Books, Diversity, News

Racebending at 11: Alberto Rosende and Emeraude Toubia Cast as Simon and Isabelle in Shadowhunters

Variety released the official statement from ABC Family that Latino actors Alberto Rosende, and Emeraude Toubia have been cast to play Simon and Isabelle in the upcoming rebooted series Shadowhunters, based off the bestselling Cassandra Clare novels The Mortal Instruments. The series was originally pushed as a potential movie franchise, no doubt hoping to follow the success of The Hunger Games, or even Divergent. Unfortunately The Mortal Instruments bombed at the box office, barely making a return on its 60 million dollar production budget.

Even so, that didn’t stop Constantin Film and Ed Decter from pitching a rebooted series based on the popular book series to ABC Family. The series has been ordered for a total of thirteen episodes and has already cast Dominic Sherwood as Jace, the lead male character, along with Rosende and Toubia.

This is where the drama comes in. In the original book series, Isabelle is default white – meaning she’s not ever specifically described as anything other than having dark hair, dark eyes, and being exceedingly beautiful. In the movie Isabelle is played by white actress Jemima West (United Passions). Simon is described with glasses, and dark hair; nothing overly specific but still interpreted as default white. In the Mortal Instruments movie Simon is played by white actor Robert Sheehan (Misfits).

When it was officially announced that ABC Family had cast two latino actors as the popular characters – who share an prominent romance in the series dubbed “Sizzy” by fans – Isabelle and Simon, some reactions were less than ideal. Fans rapidly took to Tumblr and Twitter to protest the casting.

Cassandra Clare, author of The Mortal Instruments and its various spin-offs, tweeted and discussed the racism within the fandom of her own series. She openly stated both on her Twitter and Tumblr how happy she was with Rosende and Toubia’s casting.

“I would love to see diversity in the cast,” Clare stated on her official Tumblr when asked how she felt about the racist outcry against Rosende and Toubia’s casting.

“There are a lot of white people on our movie and television screens, and in our books. You can find white people everywhere. They are overrepresented, not underrepresented.”

Whatever one’s opinions are on Clare’s writing, or her Harry Potter fandom days, she makes a good point here. White people are seen everywhere. In this case, fans already have a movie starring two white actors portraying both Simon and Isabelle. The majority of the movie’s cast was white, with only one actor of color playing a major role, Godfrey Gao as Magnus – a decision similarly met with fan ire, dispite the fact that Magnus is very clearly defined as Asian in the books series. A similar racist uproar happened when Amandla Sternburg was cast as Rue in The Hunger Gamesright down to the racist tweets flooding Twitter.

What these fans don’t comprehend is that media is very, very, very white. Take, for example, the newest Avengers movie Age of Ultron, or for closer to home, the original Mortal Instruments cast.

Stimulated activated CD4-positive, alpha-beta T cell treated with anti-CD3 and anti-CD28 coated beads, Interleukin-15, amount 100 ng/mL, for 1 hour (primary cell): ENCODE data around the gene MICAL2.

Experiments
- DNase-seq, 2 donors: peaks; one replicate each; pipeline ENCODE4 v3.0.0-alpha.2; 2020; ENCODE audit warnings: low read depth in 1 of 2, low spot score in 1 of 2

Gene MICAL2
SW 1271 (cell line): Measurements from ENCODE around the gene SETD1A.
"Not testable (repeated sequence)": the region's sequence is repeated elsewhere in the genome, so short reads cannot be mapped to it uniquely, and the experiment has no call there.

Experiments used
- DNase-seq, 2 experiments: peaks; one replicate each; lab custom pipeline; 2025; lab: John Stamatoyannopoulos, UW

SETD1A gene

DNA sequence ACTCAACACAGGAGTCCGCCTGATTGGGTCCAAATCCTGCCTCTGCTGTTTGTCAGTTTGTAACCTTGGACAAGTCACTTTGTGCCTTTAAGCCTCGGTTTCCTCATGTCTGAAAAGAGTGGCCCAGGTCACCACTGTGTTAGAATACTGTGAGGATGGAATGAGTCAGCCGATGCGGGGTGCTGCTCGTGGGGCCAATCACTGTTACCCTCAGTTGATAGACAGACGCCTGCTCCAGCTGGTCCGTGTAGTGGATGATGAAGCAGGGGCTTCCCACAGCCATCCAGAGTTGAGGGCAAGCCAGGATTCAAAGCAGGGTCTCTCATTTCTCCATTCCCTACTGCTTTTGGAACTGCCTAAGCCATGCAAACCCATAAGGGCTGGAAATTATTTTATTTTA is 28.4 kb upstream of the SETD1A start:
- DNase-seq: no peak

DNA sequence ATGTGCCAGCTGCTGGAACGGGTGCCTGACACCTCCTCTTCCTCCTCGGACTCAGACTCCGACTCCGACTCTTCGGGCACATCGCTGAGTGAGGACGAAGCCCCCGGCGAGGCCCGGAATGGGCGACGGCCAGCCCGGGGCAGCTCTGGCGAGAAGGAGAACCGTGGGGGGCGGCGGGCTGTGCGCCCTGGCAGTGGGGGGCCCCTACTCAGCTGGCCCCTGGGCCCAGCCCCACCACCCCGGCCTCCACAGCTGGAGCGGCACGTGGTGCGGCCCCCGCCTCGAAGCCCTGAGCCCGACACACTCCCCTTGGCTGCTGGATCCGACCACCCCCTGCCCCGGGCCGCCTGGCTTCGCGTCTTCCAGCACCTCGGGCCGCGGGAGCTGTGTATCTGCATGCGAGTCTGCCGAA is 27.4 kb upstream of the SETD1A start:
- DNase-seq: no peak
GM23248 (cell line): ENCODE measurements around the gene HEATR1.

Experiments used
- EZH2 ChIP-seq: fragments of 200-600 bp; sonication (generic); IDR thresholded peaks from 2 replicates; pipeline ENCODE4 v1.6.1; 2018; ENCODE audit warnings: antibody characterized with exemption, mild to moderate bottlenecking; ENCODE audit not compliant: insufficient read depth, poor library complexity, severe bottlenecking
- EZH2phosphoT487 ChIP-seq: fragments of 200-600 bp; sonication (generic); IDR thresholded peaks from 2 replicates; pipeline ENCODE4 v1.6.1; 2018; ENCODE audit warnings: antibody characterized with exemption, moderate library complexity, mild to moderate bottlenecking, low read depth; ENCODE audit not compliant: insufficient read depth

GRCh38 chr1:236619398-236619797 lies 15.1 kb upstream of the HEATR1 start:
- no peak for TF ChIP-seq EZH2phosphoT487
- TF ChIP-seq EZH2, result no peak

Lets play a game of count the white actors

Lets play a game of count the white actors

When white is the default option for you, when you see yourself reflected in the media so much that it becomes the norm, when the addition of more white actors at the cost of actors of color for roles they were meant to play doesn’t bother you, but the addition of actors of color replacing white character does, then you have privilege. People of color don’t have that privilege. We have to settle for scraps of positive representation where characters like Sam Wilson – who is played wonderfully by the luminous Anthony Mackie – are secondary to Steve Rogers. Because even though Sam Wilson is a great character, and a great example of positive representation, he’s not the hero of the story. He’s not the title character, he’s not the name in lights.

Which is why shows like Fresh off the Boat, Black-Ish, Empire, How to Get Away With Murder, Jane the Virgin, and even Teen Wolf are important to many people of color. They’re stories about us, where we get to be heroes, not supporting roles, but heroes in our own right. Shadowhunters can be included in that list of positive televised representation. Something ABC Family is actually pretty good at with their various shows (particularly The Fosters).

While Isabelle and Simon aren’t the female and male leads of the Mortal Instruments series, they are within the main cast. They don’t exist simply to support the leads of Clary and Jace, they exist outside that direct bubble to have storylines of their own. It’s certainly not perfect, but it’s a step in the right direction.

As a Latina, I’ve written before on the importance of positive representation within the Latinx community and what it means for me. This casting means I get to see two Latinx actors be heroes in a supernatural-based show. I get to see characters I read about and enjoyed be portrayed by people who look like me, who share my culture, who represent me and my family in a positive way.

Representation matters. Point, blank, period.